FDA Recalling 2 Million At-Home COVID Tests from Ellume Due to False Positives

Ellume covid test recall
Ellume covid test recall

The Food and Drug Administration announced that they are recalling around 2 million at-home COVID-19 tests produced by Australian biotech company Ellume due to a high number of false positive results.

Ellume initially announced a voluntary recall of some of their rapid COVID-19 tests in October, but Wednesday the FDA said that they had found additional lots of the testing kits that were also showing false positives, and initiated "the most serious type" of their recall.

The FDA said that the tests manufactured between Feb. 24 and Aug. 11 "have higher-than-acceptable false positive test results." The federal agency said there have been 35 reported false positives so far, which could lead to delayed diagnosis or treatment of a person's actual illness and being incorrectly treated for COVID-19. The errors in the tests have not affected any negative results, they said.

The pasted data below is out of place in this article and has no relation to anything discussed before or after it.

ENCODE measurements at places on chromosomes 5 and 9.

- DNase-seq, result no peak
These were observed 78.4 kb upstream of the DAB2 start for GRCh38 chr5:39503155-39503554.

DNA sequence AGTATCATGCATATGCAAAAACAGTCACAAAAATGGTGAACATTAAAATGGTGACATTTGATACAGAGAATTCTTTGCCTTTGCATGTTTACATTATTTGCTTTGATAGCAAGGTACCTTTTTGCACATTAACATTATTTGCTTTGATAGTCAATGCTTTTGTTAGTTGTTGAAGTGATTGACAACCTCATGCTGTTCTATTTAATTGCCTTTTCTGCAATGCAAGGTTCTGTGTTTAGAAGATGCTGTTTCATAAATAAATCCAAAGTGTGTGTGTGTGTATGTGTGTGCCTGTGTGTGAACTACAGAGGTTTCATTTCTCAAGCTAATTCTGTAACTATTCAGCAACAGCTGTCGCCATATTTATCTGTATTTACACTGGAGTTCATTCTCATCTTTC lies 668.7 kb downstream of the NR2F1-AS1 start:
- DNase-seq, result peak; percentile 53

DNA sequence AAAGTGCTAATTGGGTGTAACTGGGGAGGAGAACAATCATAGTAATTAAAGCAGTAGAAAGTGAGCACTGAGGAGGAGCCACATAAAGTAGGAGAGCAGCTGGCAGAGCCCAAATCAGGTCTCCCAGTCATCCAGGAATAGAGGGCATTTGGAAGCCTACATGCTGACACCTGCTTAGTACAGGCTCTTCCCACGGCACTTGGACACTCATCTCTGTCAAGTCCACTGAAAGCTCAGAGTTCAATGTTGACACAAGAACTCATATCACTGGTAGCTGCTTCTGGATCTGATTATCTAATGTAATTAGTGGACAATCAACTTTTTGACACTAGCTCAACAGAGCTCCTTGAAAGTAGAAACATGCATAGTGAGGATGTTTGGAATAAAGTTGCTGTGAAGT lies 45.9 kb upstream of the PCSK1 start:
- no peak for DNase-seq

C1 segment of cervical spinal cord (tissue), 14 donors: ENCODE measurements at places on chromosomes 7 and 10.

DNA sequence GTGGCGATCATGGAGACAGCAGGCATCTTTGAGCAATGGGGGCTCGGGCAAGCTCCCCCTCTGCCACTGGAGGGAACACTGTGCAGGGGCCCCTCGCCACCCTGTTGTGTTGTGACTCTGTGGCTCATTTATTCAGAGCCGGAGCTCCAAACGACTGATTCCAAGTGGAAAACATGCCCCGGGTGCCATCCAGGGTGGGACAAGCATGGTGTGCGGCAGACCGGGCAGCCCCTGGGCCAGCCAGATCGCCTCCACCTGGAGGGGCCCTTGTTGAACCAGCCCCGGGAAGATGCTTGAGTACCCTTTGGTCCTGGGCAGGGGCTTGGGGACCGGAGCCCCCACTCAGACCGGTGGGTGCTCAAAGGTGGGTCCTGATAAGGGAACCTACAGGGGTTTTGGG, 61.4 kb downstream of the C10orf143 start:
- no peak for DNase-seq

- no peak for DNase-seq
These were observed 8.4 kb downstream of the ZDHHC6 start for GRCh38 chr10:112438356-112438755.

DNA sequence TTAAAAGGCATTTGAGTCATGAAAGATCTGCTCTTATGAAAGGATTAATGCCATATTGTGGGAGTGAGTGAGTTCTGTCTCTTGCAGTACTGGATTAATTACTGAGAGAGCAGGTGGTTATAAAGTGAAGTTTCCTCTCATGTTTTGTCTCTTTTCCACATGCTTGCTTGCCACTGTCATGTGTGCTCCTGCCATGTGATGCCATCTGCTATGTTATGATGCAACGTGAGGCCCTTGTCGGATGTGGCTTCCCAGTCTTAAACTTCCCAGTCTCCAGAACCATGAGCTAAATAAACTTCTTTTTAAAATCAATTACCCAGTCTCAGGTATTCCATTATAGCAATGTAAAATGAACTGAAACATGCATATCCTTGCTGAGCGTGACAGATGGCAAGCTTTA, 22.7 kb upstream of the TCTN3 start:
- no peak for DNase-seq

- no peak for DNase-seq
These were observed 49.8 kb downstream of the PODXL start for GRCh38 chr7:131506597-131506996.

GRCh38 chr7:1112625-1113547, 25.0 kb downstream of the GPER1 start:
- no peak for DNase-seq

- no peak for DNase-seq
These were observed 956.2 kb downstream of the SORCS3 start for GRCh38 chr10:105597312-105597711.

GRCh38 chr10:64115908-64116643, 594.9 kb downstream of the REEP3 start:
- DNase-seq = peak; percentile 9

"The FDA is continuing to work with Ellume to assess the company's corrective actions, such as additional manufacturing checks and other corrective steps, to address the reason for the manufacturing issue, and to help ensure that it is resolved and will not recur," the agency said.

The Biden administration awarded Ellume $231.8 million in February to produce more at-home COVID-19 tests for distribution in the U.S., and the company opened their first plant in the country in May, NPR reported.

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Ellume CEO Dr. Sean Parsons apologized for the errors with their testing kits.

"At Ellume, we understand that trust is central to fulfilling our purpose as a company, and we recognize that this incident may have shaken the confidence of some of those who trusted Ellume to help them manage their health and to take back a bit of control of their lives during this pandemic," he wrote in a statement on their website. "To those individuals, I offer my sincere apologies — and the apologies of our entire company — for any stress or difficulties they may have experienced because of a false positive result."

Parsons said that they have removed the affected tests from shelves, and the FDA said that they are working with the company to add manufacturing checks "to help ensure that it is resolves and will not recur."